Letter From A Girl Who Was Molested


It’s true what the statistics say: It’s someone you know. Most sexual abuse offenders pick those they are familiar with. Thirty percent are family relatives. I stayed up nights running my fingers over these stats like they were rosary beads.

Fathers. Uncles. Brothers. For me, it was mummy’s first cousin.

I wonder who else I might have become if this hadn’t happened to me. Maybe it wouldn’t have been someone who has her friends’ sympathy. They are awed I survived this tragedy, that I’m so normal, you never would have guessed.

I am sick of surviving this, of surviving him, ghost haunting a ghost. I want nothing more than to be able to recount my history without skipping over this or risk stunning people into silence, to recall a childhood that does not require recovery from, customized gray sky for my child shoulders, Atlas too soon. I want to come to God in peace, not a raging storm of tears who cannot understand why He would betray her, how He could betray her, what I did to deserve this cross, whose sins I suffer for.

My god said he loved me. So did my abuser.

I want to pray without resentment so palpable, I taste in my mouth when I put my head to the ground in a sajdah. When I bow before Him, I don’t want it to be weighed down by all the emotional baggage that needs unpacking every time I talk to him, that relentless echo of a ‘why’ in my head that follows me everywhere in my eight-year-old voice, trapped there by him. I want His people to stop asking me why I’m not Muslim enough, why I run my mouth off about Him, because I can’t tell them. I would be seen as lesser, as touched, filthy for having suffered, for having lost.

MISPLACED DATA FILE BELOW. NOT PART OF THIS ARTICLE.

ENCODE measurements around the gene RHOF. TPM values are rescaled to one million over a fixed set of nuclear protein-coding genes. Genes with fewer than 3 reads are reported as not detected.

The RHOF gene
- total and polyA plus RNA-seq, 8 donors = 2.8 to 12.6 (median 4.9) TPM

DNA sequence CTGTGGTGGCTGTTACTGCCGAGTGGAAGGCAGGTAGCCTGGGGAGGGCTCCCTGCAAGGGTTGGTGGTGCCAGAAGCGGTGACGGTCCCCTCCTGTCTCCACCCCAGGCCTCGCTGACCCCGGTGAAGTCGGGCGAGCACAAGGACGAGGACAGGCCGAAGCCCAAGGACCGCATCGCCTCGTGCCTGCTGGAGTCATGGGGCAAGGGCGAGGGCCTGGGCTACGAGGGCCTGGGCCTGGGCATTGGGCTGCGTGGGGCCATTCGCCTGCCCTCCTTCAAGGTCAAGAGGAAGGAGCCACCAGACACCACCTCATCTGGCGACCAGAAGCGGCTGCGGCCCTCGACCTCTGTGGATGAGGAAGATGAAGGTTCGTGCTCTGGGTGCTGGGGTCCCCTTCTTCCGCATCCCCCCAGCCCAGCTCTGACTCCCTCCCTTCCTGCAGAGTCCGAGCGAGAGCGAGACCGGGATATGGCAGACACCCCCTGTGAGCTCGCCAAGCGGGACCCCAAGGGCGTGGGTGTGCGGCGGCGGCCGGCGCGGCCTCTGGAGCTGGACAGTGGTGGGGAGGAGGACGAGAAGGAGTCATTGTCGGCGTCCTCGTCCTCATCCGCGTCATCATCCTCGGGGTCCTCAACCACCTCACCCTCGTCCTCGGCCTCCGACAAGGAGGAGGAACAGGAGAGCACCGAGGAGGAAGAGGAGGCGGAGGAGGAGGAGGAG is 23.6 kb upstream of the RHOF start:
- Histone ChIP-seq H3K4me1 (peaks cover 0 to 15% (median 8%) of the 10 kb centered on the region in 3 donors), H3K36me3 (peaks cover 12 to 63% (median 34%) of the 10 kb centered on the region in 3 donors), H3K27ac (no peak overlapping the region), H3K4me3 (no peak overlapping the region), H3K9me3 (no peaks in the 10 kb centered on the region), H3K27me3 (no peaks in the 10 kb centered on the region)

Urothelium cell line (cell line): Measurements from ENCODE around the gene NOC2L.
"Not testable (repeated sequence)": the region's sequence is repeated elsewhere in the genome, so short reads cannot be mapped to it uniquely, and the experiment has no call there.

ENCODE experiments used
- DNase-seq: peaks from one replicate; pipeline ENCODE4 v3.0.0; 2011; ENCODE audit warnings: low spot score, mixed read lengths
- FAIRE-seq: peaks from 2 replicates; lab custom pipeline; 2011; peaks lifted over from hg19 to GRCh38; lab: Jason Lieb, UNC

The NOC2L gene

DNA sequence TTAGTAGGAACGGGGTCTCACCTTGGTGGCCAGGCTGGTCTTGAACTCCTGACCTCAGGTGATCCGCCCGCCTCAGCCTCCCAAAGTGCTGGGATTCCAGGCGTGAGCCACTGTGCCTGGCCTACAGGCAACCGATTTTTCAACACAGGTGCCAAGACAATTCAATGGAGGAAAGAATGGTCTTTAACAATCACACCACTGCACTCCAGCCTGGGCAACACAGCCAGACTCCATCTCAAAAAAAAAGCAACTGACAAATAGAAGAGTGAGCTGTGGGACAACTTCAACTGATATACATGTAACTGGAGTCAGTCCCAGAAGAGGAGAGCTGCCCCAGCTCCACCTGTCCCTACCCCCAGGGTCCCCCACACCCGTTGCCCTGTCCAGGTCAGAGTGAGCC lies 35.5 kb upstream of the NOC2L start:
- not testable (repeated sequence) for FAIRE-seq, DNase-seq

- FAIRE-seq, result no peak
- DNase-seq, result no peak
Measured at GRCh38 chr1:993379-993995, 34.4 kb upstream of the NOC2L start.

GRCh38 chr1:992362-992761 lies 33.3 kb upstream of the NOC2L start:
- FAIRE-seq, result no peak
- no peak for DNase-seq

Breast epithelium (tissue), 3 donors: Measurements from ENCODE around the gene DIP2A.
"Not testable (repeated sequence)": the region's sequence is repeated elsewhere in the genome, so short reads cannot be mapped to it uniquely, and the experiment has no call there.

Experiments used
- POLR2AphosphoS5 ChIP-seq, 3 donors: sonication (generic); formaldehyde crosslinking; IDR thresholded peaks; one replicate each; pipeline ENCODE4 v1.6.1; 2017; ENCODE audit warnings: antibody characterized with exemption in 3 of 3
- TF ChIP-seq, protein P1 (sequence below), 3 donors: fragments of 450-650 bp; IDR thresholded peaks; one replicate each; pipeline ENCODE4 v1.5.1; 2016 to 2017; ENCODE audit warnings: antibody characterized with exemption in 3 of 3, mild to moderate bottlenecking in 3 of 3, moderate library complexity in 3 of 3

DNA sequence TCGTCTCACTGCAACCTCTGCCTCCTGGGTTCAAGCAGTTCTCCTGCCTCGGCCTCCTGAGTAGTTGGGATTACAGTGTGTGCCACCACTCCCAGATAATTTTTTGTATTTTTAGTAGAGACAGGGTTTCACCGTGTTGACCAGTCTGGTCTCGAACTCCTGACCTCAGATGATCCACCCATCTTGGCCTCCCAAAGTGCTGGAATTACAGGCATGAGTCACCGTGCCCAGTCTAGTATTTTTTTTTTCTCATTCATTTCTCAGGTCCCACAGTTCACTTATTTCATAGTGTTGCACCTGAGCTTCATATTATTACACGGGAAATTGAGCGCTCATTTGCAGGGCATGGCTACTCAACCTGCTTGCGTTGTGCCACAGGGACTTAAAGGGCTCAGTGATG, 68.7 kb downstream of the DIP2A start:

My own mother doesn’t want to hear it. She tells me a survivor entices the rapist. She tells me abuse is a rite of passage for Pakistani women and that I should stop making a fuss. I’m not special for having this happen to me. I want the privilege of this ignorance, this insensitivity. Tell me, mother: what is it like to condemn those who are stronger than you, whose suffering you can’t scratch the surface of?

I want to listen to people who say everything happens for a reason, and agree. I don’t want to see them for what they are: complicit. With these innocuous words, they aid criminals with their silence and their oppression. They perpetuate the misery of millions, encourage them to hate and blame themselves. I want to listen to them, and not fear for their daughters, their wives, their mothers, their sisters.

Their nieces.

I don’t want to be the girl who has a god who hurt her, who watched it happen and won’t answer her now. I want to be the girl who joins in with her community when they celebrate her god, who is all-knowing, just, kind, who does not feel robbed of a deity and an entire self.

I don’t want to be an inspirational story or a statistic. I am only asking you to listen, to me and all those who need my voice to speak for them, sorry as it may be. In all of them, there is Musa, burnt tongues and tied hands, the true chosen ones, and I am only Harun, brought forward on their insistence, to translate their grief for you. We are all caged birds and I sing the loudest for those of us who can’t. Your bars couldn’t keep him out when it mattered so hear our songs now.

Why could you not keep us safe? Our parents let us float down the stream but there is no heroism in this story, only negligence, only cruelty. They forgot us there or they left us. We don’t know which one is worse.

It wasn’t Asia who found us, but the Pharaoh himself and we bear the marks still, and you dare to blame us for this when you can’t hold your boys accountable. You dare to punish us for having endured his brutality, his insidious caresses.

So keep your reverence of us and give us relief. Keep your sympathy and your awe of us, and just understand. We are not here to help you feel better about yourselves; we are here to be heard. For the love of your humanity, let us speak.